Keuka College Student Uses Social Work Internship to Help Feed Those in Need During the Pandemic

Brittani Baker ’22 learns “people from all walks of life use the food pantry.”

Thursday, July 29, 2021
4 min. read

Keuka College’s Brittani Baker has a passion for helping others. Wanting to pursue higher education, the Lyons resident enrolled in Keuka College’s Bachelor of Social Work program through Adult and Online Education, designed to help working adults earn a College degree.

“I chose Keuka College because many of my family members are alumni,” says Brittani, a member of the Class of 2022. “I also liked the AOE program, which allowed me to still work while taking classes, and eventually stay home with my daughter after she was born.”

Brittani’s daughter was born about a year into the 21-month bachelor of social work degree program.

It was very stressful, and I had a difficult pregnancy. I didn’t know how I would balance everything. But I knew I needed to earn my degree for my daughter.

She credits the structure of the College’s cohort model with helping her to balance work, family, and instruction.

“The smaller group of individuals allowed us to be much closer with each other. We went through many life changes during our time together,” says Brittani, who took classes at Finger Lakes Community College, one of Keuka College’s partner schools. 
While helping others is what drew Brittani to pursue social work, she has a particular interest in working with children and individuals with disabilities. For her social work internship, a 13-week placement with a social service agency, Brittani served at the Victor/Farmington Food Cupboard from July 2020 to January 2021, during the heart of the coronavirus pandemic.
The experience was a happy detour, of sorts. Brittani originally intended to fulfill her placement at the Center for Disability Rights. 

But a few weeks before she was scheduled to start, the placement was discontinued due to the pandemic. Brittani then turned to Associate Professor of Social Work Julie Burns, who “was amazing during this time, keeping in contact with me about places that came up.” 

Once at the cupboard, Brittani threw herself into her new duties, helping those with food insecurities get what they needed for themselves and their families. From overseeing drive-through pick-ups for shoppers, to taking donations, to stocking shelves, to making deliveries, if it can be done at a food pantry, odds are Brittani did it. She also met the specific challenges of operating in the teeth of a pandemic.

“My supervisor Karen [Guidarelli, director of the Food Cupboard] and I started a new option with helping shoppers get their food,” says Brittani. “We created an Instacart-style option for shopping. Customers made appointments or called from their cars, and volunteers would do the shopping for them. We also ended up seeing an increase in elderly shoppers who had not been coming out because they were nervous about contracting COVID-19.”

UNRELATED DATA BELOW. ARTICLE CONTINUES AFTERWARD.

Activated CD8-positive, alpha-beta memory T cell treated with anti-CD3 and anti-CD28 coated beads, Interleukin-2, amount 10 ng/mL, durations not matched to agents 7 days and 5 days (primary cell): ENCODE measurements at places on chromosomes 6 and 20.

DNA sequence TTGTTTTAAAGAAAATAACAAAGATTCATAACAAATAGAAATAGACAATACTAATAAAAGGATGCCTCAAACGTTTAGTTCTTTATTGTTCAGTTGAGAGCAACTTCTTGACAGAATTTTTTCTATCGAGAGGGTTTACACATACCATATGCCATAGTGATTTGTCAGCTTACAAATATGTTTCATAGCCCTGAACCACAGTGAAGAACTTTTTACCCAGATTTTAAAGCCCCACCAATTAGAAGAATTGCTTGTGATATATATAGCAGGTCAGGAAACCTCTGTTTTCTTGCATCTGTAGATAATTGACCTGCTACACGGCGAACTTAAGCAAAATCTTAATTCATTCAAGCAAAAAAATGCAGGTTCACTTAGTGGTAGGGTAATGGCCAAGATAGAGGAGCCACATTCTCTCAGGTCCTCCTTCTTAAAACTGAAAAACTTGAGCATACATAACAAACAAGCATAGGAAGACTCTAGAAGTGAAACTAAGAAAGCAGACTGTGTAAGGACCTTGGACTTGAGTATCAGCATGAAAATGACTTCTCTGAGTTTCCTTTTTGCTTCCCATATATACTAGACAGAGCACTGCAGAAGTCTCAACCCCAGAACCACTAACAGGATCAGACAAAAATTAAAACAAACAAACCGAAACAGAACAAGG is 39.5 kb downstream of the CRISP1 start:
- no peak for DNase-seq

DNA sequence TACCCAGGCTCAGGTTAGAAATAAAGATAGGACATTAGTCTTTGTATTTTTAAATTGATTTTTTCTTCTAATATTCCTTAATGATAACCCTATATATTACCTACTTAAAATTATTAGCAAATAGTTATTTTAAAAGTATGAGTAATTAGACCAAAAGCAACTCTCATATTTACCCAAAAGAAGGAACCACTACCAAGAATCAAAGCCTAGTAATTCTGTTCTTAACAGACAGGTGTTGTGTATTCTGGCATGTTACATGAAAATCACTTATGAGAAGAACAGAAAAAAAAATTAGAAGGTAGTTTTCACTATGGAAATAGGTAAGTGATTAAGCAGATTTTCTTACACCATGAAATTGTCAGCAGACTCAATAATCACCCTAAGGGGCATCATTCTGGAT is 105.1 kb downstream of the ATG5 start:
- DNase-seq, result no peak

While older and less-well-off patrons didn’t surprise her, Brittani did not expect to see what she describes as middle-class shoppers, something she attributes to the loss of employment due to the pandemic. 

“I realized that people from all walks of life used the food pantry,” says Brittani, who credits the real-world social work practice she obtained during her internship as greatly expanding her understanding. “I don't think classes can fully prepare you for an experience like this, especially during a pandemic. But I was glad to meet people, interact with them, and learn about their different backgrounds.”

Since her practicum, Brittani has kept in touch with many of the people she worked with and has offered to help whenever she can. She has even used the experience in her current role as a care manager at the Finger Lakes Area Counseling and Recovery Agency for Children’s Health Homes of Upstate New York.

I connect families to services and resources, and the food pantry is one I use quite often. My internship taught me that there are so many people who have different experiences in life, and we really can’t pass judgment on a person.

The Victor/Farmington Food Cupboard serves all of Ontario County and, on average, more than 600 families per month. In addition to providing access to both fresh and canned foods, the Cupboard also offers personal grooming supplies.

Like Brittani, you can attend Keuka College’s BSW program in a hybrid model. You will attend face-to-face classes close to home in Rochester, Watertown, Syracuse, Elmira, or Canandaigua, then complete homework, assignments, and other coursework online during the week. Click here to learn more.

Keuka College also offers its MSW program in a hybrid format. Like the BSW program, you will attend face-to-face classes close to home in Rochester, Syracuse, or the Finger Lakes, then complete homework, assignments, and other coursework online during the week. Click here to learn more.

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